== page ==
But Escher has more tricks in his bag to undermine our confidence in the simplicity of representation. His print Solid and Hollow (Convex and Concave, EK) makes use of other forms of ambiguity which had been known to artists and psychologists for a long time, but had never been explored and exploited with such single-mindedness. Here it is not the relationship between figure and ground that is reversed on the opposite side of the picture, but the very shape and direction of any part of the architecture. Start on the left with the black woman walking over a curved bridge towards some stairs. As long as you stay on her side of the picture you are presented with a weird but plausible view of an old town. Start with the man climbing a ladder on the opposite side and you will read the shapes as equally coherent forms representing an unfinished courtyard with a bridge vaulting over it. But once again either reading is contradicted when you read on towards the central axis.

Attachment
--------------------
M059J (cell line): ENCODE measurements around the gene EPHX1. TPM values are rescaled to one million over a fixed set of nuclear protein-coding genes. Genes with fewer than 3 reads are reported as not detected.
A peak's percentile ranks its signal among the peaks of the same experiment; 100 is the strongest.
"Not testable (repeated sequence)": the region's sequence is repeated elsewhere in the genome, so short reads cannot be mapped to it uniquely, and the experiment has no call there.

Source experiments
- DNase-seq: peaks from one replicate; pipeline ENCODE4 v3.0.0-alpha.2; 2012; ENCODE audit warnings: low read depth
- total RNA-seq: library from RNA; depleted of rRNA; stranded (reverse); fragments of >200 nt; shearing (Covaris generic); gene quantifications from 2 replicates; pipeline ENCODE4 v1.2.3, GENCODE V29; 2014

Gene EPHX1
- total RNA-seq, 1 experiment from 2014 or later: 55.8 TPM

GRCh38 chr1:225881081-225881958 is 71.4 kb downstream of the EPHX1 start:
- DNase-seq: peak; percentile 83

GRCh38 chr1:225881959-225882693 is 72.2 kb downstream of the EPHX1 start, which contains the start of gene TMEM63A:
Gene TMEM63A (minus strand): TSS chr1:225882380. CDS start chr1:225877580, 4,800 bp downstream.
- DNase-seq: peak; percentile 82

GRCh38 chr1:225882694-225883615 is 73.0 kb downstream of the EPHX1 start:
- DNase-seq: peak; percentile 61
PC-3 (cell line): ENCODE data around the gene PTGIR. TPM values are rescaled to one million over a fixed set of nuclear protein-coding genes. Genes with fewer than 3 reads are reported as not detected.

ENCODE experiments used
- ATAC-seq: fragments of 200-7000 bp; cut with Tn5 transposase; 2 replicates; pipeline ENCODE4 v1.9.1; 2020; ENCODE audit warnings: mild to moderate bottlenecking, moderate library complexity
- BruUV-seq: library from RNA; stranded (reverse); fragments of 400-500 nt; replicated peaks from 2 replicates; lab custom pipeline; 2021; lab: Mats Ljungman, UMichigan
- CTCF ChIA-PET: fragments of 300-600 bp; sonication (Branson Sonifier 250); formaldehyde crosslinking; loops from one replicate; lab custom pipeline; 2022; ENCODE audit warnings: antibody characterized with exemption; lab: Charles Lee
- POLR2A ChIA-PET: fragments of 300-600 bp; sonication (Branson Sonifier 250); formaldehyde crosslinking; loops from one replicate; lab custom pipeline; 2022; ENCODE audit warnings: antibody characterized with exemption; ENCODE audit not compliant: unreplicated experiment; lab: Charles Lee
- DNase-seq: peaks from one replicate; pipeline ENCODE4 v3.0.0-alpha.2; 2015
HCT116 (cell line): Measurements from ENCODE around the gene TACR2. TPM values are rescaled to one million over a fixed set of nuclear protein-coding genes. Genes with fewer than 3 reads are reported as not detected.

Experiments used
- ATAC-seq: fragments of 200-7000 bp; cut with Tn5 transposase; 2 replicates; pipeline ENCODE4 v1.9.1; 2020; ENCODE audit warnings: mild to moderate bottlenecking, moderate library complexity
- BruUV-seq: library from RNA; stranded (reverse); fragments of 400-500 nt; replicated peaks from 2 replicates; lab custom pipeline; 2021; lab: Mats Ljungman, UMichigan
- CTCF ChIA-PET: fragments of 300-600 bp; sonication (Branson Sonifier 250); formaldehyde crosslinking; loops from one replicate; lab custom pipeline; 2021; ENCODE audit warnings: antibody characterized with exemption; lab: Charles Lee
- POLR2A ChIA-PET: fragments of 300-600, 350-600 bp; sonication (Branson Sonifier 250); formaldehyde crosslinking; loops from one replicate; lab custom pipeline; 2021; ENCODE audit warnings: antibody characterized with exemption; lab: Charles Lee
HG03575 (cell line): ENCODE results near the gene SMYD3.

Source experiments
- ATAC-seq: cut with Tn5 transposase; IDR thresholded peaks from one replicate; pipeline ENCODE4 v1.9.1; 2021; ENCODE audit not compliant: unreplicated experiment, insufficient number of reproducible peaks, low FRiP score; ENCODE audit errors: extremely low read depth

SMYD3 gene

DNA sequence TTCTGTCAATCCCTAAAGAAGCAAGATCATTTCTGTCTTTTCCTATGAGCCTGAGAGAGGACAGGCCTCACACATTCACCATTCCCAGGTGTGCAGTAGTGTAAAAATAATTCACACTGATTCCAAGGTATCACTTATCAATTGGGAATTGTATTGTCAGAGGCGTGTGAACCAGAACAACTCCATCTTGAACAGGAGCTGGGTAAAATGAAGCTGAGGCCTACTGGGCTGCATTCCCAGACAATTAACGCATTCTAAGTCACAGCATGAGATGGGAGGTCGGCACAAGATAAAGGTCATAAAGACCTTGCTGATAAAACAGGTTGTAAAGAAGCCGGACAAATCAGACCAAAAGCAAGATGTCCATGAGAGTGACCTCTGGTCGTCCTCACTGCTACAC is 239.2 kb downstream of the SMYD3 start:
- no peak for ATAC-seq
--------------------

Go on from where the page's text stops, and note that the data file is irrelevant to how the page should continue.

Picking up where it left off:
For what looks like a pavilion seen from the outside if you approach it from the side of the black woman on the bridge, is switched into a vaulted corner when seen from the other side. The switch is all the more puzzling as the identical shape nearby must surely be read as a solid pavilion. But soon we discover the same punning with inside and outside all over the print. The floor on which a boy has fallen asleep is a ceiling nearby from which a lamp dangles. Everywhere corresponding shapes must be read as hollow in one context and solid in another and, every time, the meeting of both readings creates a stalemate. The assumption with which we have started breaks down, and we have to begin all over again, only to discover that here too we are led into perplexity.But even this probing of the mechanisms of image reading is not the most disconcerting of Escher’s exercises. The Belvedere, completed in 1958, may not be very pleasing as a print, but as a demonstration piece it trumps the others. For what looks at first like a rather crude historical illustration is, in fact, a brain teaser of no mean ingenuity. It would make an excellent test of the powers of observation to time the moment when it dawns on the beholder that he is confronted with a self-contradictory structure. Look at the ladder and try to locate it in space. You will find that it leads from a first-floor terrace to a second at right angles to it. The man with the plumed hat on the lower terrace looks out into the landscape behind, the woman under the corresponding arch of the floor above looks sideways. Small wonder, for the arcades of the lower terrace are not composed of columns carrying the vault above them; they are interlaced, as it were, shifting from back to front as we trace their course. Who can blame the poor imprisoned man in the cellar who looks with amazement at the designer on the bench, for the object he holds in his hands is as unrealizable as the building itself: a cube with interweaving sides.